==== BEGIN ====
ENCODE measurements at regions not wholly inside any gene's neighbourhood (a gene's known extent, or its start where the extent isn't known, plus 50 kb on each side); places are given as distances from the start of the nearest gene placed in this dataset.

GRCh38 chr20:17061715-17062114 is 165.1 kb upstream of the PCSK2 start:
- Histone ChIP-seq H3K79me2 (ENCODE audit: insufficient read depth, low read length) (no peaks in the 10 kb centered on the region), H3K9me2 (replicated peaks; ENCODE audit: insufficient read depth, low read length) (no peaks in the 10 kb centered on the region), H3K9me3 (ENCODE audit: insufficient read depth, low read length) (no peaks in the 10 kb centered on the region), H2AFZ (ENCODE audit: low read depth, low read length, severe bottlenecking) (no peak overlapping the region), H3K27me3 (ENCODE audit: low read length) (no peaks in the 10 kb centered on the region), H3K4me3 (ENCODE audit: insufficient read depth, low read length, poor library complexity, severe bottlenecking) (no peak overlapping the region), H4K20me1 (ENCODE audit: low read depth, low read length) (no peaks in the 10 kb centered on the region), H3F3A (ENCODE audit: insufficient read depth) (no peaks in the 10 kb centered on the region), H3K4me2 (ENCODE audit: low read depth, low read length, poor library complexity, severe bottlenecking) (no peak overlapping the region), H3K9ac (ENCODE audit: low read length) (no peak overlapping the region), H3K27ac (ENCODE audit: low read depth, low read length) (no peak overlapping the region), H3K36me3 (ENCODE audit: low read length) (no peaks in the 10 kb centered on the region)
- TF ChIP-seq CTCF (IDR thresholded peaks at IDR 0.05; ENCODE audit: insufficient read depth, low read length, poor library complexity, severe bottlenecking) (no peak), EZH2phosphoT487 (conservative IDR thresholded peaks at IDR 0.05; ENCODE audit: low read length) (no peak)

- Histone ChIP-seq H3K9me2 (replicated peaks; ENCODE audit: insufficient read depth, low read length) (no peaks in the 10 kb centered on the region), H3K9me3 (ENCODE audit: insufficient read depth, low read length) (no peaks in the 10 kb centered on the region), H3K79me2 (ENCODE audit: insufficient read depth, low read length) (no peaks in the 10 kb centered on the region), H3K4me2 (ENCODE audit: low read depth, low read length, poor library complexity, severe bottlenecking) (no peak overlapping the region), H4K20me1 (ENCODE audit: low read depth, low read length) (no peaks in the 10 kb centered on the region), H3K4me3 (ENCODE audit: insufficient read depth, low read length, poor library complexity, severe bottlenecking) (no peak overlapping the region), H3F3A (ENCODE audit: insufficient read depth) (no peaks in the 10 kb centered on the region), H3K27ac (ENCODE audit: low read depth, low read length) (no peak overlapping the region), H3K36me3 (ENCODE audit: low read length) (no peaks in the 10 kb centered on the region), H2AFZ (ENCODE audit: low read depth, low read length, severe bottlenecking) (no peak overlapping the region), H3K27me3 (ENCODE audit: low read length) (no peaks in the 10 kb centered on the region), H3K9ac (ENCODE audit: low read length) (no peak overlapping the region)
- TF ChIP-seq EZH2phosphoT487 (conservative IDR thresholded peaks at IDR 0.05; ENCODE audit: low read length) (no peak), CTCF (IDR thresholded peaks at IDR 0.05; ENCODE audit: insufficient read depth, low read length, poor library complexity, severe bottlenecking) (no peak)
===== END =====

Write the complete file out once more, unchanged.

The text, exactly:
ENCODE measurements at regions not wholly inside any gene's neighbourhood (a gene's known extent, or its start where the extent isn't known, plus 50 kb on each side); places are given as distances from the start of the nearest gene placed in this dataset.

GRCh38 chr20:17061715-17062114 is 165.1 kb upstream of the PCSK2 start:
- Histone ChIP-seq H3K79me2 (ENCODE audit: insufficient read depth, low read length) (no peaks in the 10 kb centered on the region), H3K9me2 (replicated peaks; ENCODE audit: insufficient read depth, low read length) (no peaks in the 10 kb centered on the region), H3K9me3 (ENCODE audit: insufficient read depth, low read length) (no peaks in the 10 kb centered on the region), H2AFZ (ENCODE audit: low read depth, low read length, severe bottlenecking) (no peak overlapping the region), H3K27me3 (ENCODE audit: low read length) (no peaks in the 10 kb centered on the region), H3K4me3 (ENCODE audit: insufficient read depth, low read length, poor library complexity, severe bottlenecking) (no peak overlapping the region), H4K20me1 (ENCODE audit: low read depth, low read length) (no peaks in the 10 kb centered on the region), H3F3A (ENCODE audit: insufficient read depth) (no peaks in the 10 kb centered on the region), H3K4me2 (ENCODE audit: low read depth, low read length, poor library complexity, severe bottlenecking) (no peak overlapping the region), H3K9ac (ENCODE audit: low read length) (no peak overlapping the region), H3K27ac (ENCODE audit: low read depth, low read length) (no peak overlapping the region), H3K36me3 (ENCODE audit: low read length) (no peaks in the 10 kb centered on the region)
- TF ChIP-seq CTCF (IDR thresholded peaks at IDR 0.05; ENCODE audit: insufficient read depth, low read length, poor library complexity, severe bottlenecking) (no peak), EZH2phosphoT487 (conservative IDR thresholded peaks at IDR 0.05; ENCODE audit: low read length) (no peak)

- Histone ChIP-seq H3K9me2 (replicated peaks; ENCODE audit: insufficient read depth, low read length) (no peaks in the 10 kb centered on the region), H3K9me3 (ENCODE audit: insufficient read depth, low read length) (no peaks in the 10 kb centered on the region), H3K79me2 (ENCODE audit: insufficient read depth, low read length) (no peaks in the 10 kb centered on the region), H3K4me2 (ENCODE audit: low read depth, low read length, poor library complexity, severe bottlenecking) (no peak overlapping the region), H4K20me1 (ENCODE audit: low read depth, low read length) (no peaks in the 10 kb centered on the region), H3K4me3 (ENCODE audit: insufficient read depth, low read length, poor library complexity, severe bottlenecking) (no peak overlapping the region), H3F3A (ENCODE audit: insufficient read depth) (no peaks in the 10 kb centered on the region), H3K27ac (ENCODE audit: low read depth, low read length) (no peak overlapping the region), H3K36me3 (ENCODE audit: low read length) (no peaks in the 10 kb centered on the region), H2AFZ (ENCODE audit: low read depth, low read length, severe bottlenecking) (no peak overlapping the region), H3K27me3 (ENCODE audit: low read length) (no peaks in the 10 kb centered on the region), H3K9ac (ENCODE audit: low read length) (no peak overlapping the region)
- TF ChIP-seq EZH2phosphoT487 (conservative IDR thresholded peaks at IDR 0.05; ENCODE audit: low read length) (no peak), CTCF (IDR thresholded peaks at IDR 0.05; ENCODE audit: insufficient read depth, low read length, poor library complexity, severe bottlenecking) (no peak)